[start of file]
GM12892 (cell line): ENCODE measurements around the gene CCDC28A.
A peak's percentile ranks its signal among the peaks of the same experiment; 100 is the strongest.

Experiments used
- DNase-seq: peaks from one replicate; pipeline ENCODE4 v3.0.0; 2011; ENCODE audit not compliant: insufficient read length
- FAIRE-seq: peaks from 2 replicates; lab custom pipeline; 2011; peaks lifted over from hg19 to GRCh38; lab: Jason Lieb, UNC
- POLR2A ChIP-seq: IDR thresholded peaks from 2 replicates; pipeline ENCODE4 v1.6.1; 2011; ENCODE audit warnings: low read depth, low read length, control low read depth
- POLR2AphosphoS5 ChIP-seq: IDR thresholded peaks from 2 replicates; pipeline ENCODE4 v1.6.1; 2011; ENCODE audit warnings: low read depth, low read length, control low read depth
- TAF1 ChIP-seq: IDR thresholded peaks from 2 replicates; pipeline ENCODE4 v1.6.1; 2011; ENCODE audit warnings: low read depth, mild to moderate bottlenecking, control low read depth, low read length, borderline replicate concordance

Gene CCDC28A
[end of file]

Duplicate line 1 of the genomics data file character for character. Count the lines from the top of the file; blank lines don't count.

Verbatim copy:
GM12892 (cell line): ENCODE measurements around the gene CCDC28A.